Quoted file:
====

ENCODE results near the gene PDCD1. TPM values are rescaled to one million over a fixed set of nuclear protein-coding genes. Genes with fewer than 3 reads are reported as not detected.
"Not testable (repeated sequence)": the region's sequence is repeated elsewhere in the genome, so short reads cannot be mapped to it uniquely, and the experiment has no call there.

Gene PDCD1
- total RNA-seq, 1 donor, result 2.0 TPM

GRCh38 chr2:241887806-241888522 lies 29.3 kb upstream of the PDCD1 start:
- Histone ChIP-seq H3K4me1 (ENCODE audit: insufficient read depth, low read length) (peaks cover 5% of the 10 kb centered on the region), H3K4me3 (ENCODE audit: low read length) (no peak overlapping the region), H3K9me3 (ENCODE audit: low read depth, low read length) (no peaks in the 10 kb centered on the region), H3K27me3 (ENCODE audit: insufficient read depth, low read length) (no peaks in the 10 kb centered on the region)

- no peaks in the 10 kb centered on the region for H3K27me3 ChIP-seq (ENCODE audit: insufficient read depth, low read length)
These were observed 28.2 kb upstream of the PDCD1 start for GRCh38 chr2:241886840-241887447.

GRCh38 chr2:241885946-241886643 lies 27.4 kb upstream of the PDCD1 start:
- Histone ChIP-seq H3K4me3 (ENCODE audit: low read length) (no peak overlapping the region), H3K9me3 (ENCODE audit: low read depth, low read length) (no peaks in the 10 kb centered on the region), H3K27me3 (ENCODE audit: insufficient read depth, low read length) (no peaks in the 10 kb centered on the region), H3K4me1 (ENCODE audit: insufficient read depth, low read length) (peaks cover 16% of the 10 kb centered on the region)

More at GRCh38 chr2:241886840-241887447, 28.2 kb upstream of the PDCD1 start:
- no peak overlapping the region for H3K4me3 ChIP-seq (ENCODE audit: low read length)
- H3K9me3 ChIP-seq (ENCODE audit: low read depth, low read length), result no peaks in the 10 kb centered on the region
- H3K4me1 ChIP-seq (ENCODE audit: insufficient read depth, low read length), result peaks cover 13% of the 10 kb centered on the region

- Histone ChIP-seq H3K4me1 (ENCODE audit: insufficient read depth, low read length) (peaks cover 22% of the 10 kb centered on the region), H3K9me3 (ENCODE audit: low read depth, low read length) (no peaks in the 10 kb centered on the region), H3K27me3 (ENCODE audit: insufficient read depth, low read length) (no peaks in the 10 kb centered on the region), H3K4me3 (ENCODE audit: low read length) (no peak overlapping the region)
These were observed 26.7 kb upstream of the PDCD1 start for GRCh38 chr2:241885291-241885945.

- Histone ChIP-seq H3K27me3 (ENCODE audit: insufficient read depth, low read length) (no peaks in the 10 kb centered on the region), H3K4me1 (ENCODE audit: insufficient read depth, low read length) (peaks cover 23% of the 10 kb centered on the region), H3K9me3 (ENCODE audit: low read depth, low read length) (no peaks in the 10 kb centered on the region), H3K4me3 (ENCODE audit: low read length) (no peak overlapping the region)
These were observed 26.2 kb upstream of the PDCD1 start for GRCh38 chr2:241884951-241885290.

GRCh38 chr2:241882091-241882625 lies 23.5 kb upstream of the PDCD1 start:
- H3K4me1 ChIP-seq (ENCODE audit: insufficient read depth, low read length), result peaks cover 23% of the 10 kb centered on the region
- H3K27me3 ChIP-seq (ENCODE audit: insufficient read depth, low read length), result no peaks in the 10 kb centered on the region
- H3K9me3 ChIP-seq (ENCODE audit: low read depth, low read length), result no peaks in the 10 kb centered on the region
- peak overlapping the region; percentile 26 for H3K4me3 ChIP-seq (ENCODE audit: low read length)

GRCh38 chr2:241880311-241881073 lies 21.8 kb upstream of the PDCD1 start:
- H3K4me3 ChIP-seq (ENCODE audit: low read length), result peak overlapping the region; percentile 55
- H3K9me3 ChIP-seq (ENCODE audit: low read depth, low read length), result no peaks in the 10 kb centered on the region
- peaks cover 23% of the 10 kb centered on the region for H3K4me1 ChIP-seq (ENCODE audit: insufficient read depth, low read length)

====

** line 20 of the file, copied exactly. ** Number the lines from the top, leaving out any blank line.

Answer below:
- H3K4me1 ChIP-seq (ENCODE audit: insufficient read depth, low read length), result peaks cover 23% of the 10 kb centered on the region